A very English saying that, and supposed to be complimentary, and certainly my husband wore that one with pride for at least a week! Strong heart and low blood pressure, all good.
We both noticed, when we started training as makers at Rowden, that making furniture is hard work. Especially if you’re focussing on learning how to use hand tools. Make no mistake, planing wood for 4 hours a day puts all sorts of hitherto unknown muscles to work. Sometimes I think Daren, Ed and John are a bit too happy to see the students collapsing after a little bit of hard work!
Anyway, there’s no two ways about it, your hands strengthen incredibly, your forearms too, and shoulders, hips, core. Training to be a cabinet maker is a proper workout.
Except it isn’t a work-out, not really, it’s just hard manual labour. It’s very (very) controlled, but it is also very physical. To me that was part of the pleasure of making, that something is created through significant physical effort, as well as considerable mental effort.
It can have it’s toll though, and that’s where it diverges from a work-out. If you think about it, a gym work out is designed to strengthen you, but also keep you flexible and balanced, and the sessions are usually carefully orchestrated by a qualified instructor. The last thing they need is for someone to have an injury.
Compare that scenario to what happens at the workshop. You do the physical work necessary to get the job done, and it can be very repetitive, planing for an hour, or sanding for several hours, unloading timber from a truck and throwing it around the machines. Nobody is watching what you do, and no body is going to thank you or what you have done.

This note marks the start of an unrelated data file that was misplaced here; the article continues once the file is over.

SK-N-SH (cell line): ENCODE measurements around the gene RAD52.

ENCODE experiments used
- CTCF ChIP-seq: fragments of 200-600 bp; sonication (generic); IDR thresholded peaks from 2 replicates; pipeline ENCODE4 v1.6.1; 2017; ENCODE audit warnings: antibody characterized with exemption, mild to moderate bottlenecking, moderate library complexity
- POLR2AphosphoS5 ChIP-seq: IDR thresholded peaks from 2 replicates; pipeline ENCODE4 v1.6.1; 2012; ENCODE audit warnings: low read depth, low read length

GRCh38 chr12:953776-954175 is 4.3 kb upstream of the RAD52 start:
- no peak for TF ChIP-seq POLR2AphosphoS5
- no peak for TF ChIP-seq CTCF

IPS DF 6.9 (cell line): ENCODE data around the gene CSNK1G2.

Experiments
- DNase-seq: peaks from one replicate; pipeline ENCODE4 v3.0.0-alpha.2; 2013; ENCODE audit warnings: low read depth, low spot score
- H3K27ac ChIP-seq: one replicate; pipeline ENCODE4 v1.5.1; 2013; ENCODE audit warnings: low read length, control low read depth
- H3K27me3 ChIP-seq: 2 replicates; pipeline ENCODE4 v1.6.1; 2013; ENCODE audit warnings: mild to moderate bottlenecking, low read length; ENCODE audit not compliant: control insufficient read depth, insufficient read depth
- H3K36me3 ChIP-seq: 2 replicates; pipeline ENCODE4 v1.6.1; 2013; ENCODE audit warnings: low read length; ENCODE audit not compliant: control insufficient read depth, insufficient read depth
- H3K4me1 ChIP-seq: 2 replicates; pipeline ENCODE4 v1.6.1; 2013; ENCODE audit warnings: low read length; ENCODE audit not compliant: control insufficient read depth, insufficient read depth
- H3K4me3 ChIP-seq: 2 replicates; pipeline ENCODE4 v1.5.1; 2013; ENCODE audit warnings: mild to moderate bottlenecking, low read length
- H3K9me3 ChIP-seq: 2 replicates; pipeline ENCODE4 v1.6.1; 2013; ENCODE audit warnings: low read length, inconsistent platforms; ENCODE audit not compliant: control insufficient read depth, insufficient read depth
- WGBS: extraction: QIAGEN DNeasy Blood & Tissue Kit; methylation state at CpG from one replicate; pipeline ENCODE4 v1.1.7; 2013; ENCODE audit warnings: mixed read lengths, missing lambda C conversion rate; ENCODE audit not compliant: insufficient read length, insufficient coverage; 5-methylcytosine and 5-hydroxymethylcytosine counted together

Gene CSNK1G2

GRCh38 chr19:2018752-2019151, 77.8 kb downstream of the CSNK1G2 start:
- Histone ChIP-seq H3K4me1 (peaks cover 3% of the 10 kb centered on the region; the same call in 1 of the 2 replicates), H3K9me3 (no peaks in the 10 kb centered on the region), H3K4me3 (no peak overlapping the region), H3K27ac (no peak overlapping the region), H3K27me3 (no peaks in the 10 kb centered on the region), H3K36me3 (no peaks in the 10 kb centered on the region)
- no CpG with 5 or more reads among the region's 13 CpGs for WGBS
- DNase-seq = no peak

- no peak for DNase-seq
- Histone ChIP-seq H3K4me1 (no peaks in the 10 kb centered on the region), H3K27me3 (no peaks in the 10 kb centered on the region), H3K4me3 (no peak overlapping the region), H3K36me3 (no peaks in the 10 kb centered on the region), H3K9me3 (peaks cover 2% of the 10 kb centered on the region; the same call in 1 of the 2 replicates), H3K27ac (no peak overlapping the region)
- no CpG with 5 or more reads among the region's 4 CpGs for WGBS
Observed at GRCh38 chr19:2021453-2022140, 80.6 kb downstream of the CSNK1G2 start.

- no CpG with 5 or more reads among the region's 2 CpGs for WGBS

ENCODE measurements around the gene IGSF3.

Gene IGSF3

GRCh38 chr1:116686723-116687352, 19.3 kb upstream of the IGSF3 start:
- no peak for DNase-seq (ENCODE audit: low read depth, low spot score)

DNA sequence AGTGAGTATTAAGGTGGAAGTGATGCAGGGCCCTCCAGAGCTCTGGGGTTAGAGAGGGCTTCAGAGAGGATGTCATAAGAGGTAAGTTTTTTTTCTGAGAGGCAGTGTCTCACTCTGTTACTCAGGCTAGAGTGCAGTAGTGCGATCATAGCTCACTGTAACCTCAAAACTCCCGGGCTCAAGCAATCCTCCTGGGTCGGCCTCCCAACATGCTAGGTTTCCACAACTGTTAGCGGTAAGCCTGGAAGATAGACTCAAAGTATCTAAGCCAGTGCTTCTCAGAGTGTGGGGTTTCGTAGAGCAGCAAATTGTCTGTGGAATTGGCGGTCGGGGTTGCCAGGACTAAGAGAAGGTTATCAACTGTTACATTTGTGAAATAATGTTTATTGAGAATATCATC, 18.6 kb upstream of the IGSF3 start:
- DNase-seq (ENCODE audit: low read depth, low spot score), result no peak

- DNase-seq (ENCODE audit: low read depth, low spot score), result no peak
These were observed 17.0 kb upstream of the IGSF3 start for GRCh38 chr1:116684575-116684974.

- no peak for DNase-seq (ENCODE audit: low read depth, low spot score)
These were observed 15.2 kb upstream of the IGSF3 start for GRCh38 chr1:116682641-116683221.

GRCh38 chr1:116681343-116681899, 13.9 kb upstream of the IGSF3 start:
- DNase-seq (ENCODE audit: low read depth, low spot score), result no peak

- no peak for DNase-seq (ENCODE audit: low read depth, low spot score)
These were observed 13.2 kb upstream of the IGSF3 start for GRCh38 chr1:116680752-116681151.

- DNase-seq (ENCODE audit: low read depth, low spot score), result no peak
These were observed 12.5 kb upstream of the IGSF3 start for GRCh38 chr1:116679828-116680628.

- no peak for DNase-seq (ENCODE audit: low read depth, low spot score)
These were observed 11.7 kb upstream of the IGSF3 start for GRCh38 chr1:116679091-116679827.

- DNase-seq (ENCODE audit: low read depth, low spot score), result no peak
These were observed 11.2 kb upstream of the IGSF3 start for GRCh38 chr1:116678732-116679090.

Apart from periodically stabbing yourself with something sharp, must workshop injuries come from accumulated bad practice, bad backs being right at the top of the list, along with workshop elbow (a less posh version of tennis elbow), cranky knees and sore shoulders. The physio in Bude has done well out of us over the years.
Jonathan was bragging about how being a cabinet maker made him officially fit as a butcher’s dog, his friend stopped him short. He said:
“Don’t mistake being fit because of your job with being fit for your job.” Sage words indeed.
Look after yourself, and don’t go thinking because you can lift stuff you’re in good shape.
Here endeth… etc.